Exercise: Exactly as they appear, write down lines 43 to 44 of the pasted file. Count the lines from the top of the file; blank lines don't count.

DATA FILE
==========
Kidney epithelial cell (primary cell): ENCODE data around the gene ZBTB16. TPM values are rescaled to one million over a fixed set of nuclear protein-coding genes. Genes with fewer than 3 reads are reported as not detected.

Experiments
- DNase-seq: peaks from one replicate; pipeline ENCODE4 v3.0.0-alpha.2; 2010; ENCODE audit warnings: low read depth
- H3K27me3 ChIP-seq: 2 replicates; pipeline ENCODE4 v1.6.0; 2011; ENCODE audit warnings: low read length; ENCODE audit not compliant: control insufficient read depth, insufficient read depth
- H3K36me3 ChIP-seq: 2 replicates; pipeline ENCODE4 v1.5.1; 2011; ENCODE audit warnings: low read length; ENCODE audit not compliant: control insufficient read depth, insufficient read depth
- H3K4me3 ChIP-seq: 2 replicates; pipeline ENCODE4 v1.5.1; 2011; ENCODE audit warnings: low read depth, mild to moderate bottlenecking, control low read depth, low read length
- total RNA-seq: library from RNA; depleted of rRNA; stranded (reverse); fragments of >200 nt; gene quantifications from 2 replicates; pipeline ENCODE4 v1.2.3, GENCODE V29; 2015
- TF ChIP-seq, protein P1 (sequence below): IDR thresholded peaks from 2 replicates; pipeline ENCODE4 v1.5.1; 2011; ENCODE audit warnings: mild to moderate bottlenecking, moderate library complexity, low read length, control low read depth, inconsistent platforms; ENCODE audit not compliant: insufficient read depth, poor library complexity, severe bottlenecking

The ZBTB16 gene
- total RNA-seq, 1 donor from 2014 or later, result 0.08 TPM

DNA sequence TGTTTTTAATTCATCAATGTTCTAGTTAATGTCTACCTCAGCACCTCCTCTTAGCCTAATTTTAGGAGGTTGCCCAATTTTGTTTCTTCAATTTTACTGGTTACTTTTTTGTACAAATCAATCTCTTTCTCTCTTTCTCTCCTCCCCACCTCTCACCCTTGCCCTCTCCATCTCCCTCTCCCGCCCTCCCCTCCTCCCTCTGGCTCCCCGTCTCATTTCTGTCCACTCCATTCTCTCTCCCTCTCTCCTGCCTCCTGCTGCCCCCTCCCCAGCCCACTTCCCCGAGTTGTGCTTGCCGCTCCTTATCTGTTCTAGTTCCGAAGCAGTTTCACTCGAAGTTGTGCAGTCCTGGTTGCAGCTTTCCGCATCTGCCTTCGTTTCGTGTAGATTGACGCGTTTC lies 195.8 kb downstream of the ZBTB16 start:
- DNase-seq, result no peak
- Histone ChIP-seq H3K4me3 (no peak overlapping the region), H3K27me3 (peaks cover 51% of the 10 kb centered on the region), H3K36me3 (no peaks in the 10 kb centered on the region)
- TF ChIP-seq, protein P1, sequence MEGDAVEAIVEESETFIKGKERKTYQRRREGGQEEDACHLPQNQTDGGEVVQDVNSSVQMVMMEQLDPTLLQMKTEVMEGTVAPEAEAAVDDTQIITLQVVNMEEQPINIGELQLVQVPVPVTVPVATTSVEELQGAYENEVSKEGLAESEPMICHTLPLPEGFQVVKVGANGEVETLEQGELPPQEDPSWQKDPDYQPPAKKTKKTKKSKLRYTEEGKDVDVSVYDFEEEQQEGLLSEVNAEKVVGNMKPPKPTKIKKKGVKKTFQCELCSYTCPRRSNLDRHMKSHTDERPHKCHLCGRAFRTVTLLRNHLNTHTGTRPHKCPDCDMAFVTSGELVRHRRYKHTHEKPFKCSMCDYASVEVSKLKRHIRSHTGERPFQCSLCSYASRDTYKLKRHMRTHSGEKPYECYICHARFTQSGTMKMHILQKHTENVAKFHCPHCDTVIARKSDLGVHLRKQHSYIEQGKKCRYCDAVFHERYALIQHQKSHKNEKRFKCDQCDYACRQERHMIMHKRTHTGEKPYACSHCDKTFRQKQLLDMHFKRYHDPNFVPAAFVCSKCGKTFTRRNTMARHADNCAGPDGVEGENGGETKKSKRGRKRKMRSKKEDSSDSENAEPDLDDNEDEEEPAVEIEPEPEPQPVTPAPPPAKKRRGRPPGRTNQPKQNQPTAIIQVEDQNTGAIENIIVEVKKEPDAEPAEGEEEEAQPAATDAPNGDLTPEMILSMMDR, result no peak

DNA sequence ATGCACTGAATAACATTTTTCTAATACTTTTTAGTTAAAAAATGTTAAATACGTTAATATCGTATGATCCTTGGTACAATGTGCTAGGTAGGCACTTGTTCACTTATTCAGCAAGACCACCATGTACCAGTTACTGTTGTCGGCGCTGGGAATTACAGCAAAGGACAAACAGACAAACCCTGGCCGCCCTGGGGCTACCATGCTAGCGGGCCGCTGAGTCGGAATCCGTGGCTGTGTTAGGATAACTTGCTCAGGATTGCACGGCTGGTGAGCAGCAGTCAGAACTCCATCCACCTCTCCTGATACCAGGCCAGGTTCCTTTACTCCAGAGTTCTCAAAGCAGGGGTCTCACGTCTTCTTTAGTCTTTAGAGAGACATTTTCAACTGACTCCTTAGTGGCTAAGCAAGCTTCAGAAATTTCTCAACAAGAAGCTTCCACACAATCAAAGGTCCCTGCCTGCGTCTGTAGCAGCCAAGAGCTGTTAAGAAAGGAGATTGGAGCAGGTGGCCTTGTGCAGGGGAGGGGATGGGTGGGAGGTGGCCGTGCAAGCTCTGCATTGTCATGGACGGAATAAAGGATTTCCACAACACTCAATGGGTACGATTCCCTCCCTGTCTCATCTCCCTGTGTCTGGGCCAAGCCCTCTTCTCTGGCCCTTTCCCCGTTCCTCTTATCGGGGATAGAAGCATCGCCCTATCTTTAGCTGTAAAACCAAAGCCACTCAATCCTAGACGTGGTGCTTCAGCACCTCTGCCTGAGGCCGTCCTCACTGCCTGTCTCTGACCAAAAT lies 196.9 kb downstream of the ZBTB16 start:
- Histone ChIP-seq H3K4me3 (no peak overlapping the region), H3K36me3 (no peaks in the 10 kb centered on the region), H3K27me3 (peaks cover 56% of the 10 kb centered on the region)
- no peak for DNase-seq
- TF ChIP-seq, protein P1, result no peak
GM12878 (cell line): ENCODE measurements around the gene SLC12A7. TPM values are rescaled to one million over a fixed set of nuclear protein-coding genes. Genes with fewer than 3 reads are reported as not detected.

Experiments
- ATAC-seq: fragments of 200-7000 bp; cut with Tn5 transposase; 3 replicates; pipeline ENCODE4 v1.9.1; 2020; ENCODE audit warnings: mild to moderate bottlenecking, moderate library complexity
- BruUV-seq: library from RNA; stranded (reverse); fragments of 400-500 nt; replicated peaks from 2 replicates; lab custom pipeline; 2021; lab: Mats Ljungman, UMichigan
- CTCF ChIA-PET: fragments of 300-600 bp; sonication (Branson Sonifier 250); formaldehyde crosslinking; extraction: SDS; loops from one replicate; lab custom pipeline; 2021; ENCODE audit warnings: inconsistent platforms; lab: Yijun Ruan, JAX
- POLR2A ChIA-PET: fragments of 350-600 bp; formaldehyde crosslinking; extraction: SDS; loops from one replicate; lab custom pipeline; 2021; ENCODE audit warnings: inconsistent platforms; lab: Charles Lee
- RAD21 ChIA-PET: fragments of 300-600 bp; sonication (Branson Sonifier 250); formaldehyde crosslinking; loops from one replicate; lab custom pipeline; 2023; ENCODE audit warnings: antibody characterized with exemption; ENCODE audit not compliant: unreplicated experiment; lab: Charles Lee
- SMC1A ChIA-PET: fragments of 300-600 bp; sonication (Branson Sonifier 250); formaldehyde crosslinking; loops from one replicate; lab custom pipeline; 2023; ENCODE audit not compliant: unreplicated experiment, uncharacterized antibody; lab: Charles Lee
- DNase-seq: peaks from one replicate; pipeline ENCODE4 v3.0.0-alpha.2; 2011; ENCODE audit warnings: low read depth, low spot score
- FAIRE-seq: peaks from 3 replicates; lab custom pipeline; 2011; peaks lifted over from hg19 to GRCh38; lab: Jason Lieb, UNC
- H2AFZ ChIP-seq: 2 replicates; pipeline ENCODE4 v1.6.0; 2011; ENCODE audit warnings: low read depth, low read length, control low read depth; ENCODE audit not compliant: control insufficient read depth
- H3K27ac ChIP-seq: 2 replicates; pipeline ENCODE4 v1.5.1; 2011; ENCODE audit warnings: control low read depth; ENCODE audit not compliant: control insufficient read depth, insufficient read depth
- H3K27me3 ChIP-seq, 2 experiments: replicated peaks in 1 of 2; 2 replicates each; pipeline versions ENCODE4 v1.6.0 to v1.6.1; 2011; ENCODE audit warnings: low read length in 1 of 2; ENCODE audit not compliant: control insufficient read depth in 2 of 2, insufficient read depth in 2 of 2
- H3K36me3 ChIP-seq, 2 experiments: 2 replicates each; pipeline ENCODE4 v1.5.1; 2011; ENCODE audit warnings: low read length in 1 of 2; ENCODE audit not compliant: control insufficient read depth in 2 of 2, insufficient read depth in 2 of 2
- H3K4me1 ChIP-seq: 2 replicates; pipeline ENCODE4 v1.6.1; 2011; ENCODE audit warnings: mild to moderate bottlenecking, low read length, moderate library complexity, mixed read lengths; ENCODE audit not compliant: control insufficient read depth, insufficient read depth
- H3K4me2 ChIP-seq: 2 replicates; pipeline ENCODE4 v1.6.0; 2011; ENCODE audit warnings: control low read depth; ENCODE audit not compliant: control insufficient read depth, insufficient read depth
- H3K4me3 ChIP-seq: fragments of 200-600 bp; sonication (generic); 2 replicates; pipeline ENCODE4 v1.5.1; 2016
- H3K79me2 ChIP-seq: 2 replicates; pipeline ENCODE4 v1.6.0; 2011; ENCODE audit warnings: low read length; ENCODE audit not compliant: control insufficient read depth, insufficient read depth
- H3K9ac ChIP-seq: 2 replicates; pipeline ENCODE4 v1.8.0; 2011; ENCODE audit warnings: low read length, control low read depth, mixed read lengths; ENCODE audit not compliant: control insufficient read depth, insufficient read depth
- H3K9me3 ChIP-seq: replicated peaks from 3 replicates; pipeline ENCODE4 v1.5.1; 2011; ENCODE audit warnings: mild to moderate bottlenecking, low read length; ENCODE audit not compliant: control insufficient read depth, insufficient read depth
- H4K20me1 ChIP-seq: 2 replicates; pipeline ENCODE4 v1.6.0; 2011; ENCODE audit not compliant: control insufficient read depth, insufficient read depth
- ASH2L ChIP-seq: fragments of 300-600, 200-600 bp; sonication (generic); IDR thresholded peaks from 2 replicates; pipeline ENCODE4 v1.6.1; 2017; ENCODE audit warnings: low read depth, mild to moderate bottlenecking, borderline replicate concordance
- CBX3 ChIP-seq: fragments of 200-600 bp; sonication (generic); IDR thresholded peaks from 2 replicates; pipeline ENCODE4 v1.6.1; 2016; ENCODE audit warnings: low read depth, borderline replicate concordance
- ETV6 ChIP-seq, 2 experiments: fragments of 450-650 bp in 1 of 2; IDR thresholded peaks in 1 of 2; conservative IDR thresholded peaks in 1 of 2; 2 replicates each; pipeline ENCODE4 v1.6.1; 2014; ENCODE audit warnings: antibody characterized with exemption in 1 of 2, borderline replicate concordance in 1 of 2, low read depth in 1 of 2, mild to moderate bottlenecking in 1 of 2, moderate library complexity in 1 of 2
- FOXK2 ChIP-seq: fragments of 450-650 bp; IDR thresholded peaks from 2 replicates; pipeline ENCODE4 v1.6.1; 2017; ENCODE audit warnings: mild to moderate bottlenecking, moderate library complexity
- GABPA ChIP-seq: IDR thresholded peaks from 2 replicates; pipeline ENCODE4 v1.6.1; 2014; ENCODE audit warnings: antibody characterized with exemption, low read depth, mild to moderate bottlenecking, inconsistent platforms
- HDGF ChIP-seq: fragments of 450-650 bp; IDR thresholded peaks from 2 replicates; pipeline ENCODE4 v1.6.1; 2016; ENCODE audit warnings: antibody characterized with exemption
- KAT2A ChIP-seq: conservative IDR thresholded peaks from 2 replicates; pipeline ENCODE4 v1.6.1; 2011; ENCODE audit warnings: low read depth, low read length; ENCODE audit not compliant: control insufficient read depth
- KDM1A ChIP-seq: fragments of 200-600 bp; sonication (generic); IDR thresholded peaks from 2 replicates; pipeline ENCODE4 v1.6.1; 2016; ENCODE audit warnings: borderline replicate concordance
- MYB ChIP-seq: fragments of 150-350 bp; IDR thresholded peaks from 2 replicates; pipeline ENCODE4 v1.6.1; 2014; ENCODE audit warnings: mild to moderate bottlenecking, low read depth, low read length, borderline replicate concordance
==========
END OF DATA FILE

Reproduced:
- FOXK2 ChIP-seq: fragments of 450-650 bp; IDR thresholded peaks from 2 replicates; pipeline ENCODE4 v1.6.1; 2017; ENCODE audit warnings: mild to moderate bottlenecking, moderate library complexity
- GABPA ChIP-seq: IDR thresholded peaks from 2 replicates; pipeline ENCODE4 v1.6.1; 2014; ENCODE audit warnings: antibody characterized with exemption, low read depth, mild to moderate bottlenecking, inconsistent platforms